The day my mother was buried was the day I realised I never really knew her at all.
Thousands of people packed into a traditional funeral service to pay their respects at St Brigid’s Catholic Church, a red-bricked fortress perched on a hill overlooking Brisbane.
For her wake, we moved on to a large city pub where alcohol, nostalgia and stories began to flow. It was here I stood watching a slide show my best friend had made of my mum’s life: Her as a little girl, laughing with friends and with our family in the early years. But then a photo I’d never seen before flashed up on the screen. There she was as a teenager, a wedding ring on her finger, a new baby in her arms and a young man standing awkwardly next to her, his hand across her back. It looked like a family portrait.
Bewildered, I leaned over to my friend who put the slide show together and asked her who was in the photo.
“That’s your mum,” she smiled, “with your dad, and you as a baby.”
“No,” I replied, “that’s not my dad, and that’s not me.”
The photo was time stamped August 1973, almost 13 years before I was born. Mum would have been 17. Who was this man? Who was this baby?
My quest to find the truth began.
Today I’m 36, and I am a breakfast newsreader for Southern Cross Austereo in Brisbane, and I am the creator of the secrets we keep podcast. Journalism runs in my family. In his 50-year career, my dad, Mark Oberhardt, was well known as a radio presenter and sports and racing writer for Brisbane’s newspapers. While my mum, Cecelia, was the glamorous socials editor for The Courier-Mail during the golden years of newspapers in the 1990s.
Mum got the job when I was aged around six and my younger brother was still a baby. It was a job that meant a lot to Cecelia, the equivalent to being a top social media influencer today. She’d be invited to all the most exclusive parties, gifted luxurious products and wielded power to make or break celebrities.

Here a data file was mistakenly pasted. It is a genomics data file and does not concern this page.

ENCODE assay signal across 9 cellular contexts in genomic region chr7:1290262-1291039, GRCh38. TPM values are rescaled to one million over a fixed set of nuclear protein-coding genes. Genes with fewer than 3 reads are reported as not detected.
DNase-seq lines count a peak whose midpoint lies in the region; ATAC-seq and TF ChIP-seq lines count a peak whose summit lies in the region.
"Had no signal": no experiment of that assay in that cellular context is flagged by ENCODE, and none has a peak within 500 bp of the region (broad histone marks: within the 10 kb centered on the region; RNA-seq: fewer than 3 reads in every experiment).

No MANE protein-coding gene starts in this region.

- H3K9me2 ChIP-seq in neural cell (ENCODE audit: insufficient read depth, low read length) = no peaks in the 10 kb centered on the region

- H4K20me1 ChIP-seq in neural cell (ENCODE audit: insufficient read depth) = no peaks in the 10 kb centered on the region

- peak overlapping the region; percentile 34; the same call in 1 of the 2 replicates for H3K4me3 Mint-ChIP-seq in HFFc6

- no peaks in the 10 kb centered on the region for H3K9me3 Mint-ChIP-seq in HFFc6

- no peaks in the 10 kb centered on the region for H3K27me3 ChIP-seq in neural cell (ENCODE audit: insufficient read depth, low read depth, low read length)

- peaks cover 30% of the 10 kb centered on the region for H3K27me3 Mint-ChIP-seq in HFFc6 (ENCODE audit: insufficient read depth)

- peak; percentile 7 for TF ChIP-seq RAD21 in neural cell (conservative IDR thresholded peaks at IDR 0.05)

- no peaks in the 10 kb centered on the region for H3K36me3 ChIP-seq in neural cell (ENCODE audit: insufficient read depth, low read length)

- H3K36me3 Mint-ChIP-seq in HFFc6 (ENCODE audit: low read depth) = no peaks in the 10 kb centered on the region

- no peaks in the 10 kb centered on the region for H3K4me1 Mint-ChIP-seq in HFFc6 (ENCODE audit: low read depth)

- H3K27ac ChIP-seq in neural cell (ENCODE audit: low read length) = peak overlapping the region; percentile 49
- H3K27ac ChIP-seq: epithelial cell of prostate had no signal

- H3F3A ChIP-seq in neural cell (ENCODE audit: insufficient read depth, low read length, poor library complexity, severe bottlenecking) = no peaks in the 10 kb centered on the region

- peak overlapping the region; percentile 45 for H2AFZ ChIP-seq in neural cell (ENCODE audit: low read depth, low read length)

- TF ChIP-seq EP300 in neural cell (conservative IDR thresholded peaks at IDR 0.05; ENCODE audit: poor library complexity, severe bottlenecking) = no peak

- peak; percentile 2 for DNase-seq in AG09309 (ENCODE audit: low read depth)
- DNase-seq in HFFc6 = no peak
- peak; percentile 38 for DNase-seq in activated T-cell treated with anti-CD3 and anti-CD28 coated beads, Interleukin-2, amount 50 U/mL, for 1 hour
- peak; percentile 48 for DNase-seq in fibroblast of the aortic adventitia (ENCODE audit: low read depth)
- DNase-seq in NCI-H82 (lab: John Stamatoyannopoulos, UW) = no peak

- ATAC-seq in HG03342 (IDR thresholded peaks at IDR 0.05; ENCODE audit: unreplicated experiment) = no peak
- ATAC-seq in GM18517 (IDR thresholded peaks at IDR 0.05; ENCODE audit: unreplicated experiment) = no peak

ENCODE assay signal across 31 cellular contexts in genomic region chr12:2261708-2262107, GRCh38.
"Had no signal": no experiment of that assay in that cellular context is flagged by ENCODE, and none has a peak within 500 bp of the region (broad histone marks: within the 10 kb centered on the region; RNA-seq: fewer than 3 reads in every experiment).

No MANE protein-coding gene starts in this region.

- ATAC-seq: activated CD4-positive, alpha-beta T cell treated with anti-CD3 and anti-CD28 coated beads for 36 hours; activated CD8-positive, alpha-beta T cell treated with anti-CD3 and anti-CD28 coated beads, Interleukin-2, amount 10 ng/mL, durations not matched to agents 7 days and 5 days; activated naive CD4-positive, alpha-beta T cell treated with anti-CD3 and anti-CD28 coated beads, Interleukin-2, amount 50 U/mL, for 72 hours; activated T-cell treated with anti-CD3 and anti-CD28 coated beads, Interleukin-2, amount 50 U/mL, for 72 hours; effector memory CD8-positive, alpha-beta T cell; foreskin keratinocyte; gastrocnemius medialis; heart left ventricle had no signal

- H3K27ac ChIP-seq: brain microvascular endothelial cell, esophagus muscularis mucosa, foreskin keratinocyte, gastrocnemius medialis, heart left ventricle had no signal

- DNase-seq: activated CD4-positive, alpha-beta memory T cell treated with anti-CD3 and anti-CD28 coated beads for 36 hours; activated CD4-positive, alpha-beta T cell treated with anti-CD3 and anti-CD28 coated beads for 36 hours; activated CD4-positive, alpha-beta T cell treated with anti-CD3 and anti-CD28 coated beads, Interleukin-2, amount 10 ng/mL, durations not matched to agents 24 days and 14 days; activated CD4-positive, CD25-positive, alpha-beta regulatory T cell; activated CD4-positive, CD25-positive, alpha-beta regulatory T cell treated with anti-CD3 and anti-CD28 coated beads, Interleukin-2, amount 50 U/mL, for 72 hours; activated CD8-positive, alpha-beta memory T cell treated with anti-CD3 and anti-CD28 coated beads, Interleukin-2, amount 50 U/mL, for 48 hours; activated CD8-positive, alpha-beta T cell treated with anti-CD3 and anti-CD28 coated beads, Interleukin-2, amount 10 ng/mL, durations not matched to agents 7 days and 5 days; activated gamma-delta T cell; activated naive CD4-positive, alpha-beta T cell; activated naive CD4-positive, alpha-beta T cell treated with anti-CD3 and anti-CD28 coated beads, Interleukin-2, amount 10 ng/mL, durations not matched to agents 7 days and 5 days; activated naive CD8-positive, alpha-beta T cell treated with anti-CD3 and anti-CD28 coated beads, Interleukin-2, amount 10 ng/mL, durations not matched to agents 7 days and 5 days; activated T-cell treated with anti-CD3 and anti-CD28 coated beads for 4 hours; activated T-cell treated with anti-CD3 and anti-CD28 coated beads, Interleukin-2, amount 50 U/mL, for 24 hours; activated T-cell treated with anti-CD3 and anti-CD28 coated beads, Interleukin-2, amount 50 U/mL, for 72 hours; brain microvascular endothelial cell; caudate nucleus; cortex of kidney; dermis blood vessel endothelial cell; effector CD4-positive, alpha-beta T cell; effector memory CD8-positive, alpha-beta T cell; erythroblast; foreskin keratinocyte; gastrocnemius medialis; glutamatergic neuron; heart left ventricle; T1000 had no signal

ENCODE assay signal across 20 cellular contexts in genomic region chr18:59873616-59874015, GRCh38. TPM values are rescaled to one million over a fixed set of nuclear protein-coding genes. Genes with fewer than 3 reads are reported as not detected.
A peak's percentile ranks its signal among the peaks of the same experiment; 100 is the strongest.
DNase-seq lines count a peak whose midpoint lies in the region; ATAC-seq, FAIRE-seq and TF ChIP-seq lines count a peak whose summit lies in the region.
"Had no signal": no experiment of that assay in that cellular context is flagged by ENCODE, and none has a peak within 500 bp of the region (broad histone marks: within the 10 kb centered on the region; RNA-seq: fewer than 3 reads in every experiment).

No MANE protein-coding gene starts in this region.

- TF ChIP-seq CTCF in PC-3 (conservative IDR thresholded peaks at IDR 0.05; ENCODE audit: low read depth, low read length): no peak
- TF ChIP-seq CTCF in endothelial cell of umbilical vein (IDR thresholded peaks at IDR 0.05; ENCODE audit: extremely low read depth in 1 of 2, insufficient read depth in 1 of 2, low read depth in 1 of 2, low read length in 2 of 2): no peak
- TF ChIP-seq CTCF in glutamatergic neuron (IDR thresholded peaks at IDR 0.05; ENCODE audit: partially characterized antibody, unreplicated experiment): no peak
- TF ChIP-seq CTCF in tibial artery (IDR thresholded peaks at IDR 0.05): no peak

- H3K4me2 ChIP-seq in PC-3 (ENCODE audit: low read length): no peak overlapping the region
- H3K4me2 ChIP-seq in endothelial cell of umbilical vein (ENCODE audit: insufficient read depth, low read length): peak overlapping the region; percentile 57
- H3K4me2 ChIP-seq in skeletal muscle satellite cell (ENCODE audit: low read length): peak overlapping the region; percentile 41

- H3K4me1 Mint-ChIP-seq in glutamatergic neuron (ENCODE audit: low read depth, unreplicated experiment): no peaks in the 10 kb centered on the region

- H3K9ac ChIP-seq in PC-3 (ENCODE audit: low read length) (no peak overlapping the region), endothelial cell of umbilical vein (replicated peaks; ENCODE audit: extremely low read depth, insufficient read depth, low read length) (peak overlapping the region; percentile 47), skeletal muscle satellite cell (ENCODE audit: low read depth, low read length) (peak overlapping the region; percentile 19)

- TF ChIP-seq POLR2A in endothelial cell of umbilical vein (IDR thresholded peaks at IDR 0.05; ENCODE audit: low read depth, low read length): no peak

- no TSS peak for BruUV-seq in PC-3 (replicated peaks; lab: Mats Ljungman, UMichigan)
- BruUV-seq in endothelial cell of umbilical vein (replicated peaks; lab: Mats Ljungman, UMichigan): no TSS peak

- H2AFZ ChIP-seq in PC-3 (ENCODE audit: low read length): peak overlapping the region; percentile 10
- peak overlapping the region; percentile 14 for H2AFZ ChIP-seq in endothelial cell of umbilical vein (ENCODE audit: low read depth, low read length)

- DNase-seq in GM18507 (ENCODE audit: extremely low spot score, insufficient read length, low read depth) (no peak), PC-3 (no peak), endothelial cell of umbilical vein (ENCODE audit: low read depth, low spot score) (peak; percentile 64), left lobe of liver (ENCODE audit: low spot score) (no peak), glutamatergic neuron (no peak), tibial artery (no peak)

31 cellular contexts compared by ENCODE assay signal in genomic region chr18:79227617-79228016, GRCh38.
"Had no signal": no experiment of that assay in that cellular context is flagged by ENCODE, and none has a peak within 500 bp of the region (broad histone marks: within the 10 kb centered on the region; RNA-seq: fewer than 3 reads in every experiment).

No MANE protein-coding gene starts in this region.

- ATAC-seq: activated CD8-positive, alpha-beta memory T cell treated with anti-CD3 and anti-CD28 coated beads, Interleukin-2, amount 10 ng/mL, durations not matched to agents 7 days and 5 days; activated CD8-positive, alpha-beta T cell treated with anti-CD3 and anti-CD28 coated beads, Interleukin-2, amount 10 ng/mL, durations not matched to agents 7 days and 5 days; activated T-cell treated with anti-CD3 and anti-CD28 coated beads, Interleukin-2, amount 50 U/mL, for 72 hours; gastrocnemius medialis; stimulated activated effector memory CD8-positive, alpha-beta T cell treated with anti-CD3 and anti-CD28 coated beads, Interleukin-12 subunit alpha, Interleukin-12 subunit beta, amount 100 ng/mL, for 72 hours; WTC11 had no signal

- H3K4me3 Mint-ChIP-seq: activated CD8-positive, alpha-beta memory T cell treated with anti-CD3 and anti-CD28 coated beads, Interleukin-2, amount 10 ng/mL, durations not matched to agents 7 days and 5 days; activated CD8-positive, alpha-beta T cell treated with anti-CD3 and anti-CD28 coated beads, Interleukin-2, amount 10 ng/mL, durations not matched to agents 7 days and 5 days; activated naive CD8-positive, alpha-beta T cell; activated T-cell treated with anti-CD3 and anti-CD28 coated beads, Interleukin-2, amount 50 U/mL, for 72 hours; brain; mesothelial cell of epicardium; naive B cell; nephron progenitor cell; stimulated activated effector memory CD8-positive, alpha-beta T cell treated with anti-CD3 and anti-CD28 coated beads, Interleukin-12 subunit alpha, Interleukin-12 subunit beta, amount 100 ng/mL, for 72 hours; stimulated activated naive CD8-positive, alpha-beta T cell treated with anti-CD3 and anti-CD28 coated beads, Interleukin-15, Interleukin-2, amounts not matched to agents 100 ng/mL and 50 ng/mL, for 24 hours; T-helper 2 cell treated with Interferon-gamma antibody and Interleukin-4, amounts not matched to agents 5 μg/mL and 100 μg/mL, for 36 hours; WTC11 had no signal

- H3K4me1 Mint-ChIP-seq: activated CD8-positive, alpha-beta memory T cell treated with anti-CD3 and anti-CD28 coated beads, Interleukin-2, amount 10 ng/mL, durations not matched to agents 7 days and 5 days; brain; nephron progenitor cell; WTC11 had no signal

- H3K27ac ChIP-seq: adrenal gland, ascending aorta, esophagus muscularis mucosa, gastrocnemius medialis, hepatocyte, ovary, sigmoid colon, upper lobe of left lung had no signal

My childhood intertwined with my parents’ busy careers. I was constantly attending functions that, as fabulous as they were, would not have been deemed “child friendly”. Our house was always filled with people; Cecelia loved to entertain. And some of my fondest memories are of her on the deck, surrounded by friends, regaling people with tales.
The busy jobs had a downside, though. My parents worked. A lot. I was often left at school with no one to collect me – before mobile phones it was impossible to locate them.
My dad’s job was crucial to our family income and Cecelia’s was crucial to her fulfilment. It so often left them competing – whose job was more important – and I remember their relationship falling apart at a rapid rate. Something had to give.
The events Mum attended often involved alcohol. At first it was just accepted that it was part of the job to have a glass of champagne in hand, until it became clear she always had a glass of something in her hand.
With my parents’ relationship breaking down, my dad fought hard to keep me in his care and when I was 10, Mum moved out of our family home.
Over the years we would come and go out of each other’s lives, my desperation for a relationship with her always marred by her ability to pull me in then push me away. As I reached my early 20s I tried harder to get to know Mum, but any time I’d ask her about her past she’d fly off the handle and refuse to answer any questions. By this point, though, it was hard to discern if this was just her, or a symptom of her alcohol dependency.
In the final years of Mum’s life, years of chronic alcohol dependency had left her a shadow of her former self, she was in and out of hospital treating a range of illnesses – a lung infection, a fractured hip – but never the true cause.
Then on New Year’s Eve 2011, I received the call that Mum had died. She was 56. She’d fallen into a coma five days earlier, after my last hospital visit to her. Mum made sure the biggest party of the year would never be the same again.